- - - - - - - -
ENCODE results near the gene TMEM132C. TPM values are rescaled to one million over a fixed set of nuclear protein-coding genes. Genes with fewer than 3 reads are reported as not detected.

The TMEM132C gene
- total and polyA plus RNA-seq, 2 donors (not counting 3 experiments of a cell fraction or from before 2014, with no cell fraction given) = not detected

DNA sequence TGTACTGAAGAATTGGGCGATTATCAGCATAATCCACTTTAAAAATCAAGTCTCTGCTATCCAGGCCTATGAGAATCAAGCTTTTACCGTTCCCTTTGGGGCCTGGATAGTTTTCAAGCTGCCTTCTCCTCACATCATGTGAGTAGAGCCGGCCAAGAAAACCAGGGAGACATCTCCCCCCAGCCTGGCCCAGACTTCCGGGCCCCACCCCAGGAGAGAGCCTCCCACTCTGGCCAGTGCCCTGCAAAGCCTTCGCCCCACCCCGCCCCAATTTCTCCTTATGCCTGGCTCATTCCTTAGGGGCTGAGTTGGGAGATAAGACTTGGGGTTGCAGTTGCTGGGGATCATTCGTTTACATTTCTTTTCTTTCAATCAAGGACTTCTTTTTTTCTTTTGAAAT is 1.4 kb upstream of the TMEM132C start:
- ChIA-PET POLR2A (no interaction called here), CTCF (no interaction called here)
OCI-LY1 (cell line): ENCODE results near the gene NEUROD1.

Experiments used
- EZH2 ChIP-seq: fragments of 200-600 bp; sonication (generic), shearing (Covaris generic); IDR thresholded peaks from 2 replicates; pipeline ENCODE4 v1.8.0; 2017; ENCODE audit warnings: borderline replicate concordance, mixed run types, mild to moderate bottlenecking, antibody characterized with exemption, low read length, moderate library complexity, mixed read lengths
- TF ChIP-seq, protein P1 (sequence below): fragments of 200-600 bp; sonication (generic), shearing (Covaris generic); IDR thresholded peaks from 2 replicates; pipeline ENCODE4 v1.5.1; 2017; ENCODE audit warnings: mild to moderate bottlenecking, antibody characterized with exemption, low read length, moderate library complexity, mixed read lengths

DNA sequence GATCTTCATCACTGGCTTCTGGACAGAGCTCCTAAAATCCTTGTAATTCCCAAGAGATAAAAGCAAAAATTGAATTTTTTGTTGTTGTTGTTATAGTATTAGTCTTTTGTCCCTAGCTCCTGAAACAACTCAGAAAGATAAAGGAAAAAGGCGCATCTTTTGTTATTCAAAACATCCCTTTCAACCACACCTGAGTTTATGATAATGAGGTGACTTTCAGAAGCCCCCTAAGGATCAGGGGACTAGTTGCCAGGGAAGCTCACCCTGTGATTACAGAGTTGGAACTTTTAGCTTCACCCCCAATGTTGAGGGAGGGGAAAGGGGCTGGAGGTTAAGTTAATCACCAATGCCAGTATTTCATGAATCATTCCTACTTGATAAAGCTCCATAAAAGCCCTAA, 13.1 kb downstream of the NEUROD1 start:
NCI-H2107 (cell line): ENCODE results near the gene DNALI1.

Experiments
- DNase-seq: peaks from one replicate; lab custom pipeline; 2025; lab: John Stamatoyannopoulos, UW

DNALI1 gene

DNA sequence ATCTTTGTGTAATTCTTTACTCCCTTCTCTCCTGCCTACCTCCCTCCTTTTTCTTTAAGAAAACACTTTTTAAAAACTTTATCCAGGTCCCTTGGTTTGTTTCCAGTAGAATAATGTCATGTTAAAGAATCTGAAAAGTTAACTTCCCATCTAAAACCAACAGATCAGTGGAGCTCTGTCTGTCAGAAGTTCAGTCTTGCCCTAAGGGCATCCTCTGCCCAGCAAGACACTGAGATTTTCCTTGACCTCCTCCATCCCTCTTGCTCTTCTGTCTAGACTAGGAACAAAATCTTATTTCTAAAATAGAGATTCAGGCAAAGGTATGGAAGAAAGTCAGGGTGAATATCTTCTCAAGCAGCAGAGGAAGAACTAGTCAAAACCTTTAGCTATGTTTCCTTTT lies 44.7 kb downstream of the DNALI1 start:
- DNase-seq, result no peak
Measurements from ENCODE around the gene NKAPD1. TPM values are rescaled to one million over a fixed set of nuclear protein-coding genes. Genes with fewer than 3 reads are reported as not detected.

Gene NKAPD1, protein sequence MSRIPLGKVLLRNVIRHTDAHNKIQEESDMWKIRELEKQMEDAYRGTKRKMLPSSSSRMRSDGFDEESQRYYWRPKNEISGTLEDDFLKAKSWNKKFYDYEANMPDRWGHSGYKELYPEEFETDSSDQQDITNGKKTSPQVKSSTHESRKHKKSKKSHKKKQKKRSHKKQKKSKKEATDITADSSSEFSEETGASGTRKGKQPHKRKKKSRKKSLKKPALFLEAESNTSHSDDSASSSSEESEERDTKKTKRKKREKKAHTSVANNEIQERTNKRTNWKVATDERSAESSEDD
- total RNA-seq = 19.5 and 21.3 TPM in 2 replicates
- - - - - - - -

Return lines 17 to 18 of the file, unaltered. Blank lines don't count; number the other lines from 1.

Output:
Measurements from ENCODE around the gene NKAPD1. TPM values are rescaled to one million over a fixed set of nuclear protein-coding genes. Genes with fewer than 3 reads are reported as not detected.

Gene NKAPD1, protein sequence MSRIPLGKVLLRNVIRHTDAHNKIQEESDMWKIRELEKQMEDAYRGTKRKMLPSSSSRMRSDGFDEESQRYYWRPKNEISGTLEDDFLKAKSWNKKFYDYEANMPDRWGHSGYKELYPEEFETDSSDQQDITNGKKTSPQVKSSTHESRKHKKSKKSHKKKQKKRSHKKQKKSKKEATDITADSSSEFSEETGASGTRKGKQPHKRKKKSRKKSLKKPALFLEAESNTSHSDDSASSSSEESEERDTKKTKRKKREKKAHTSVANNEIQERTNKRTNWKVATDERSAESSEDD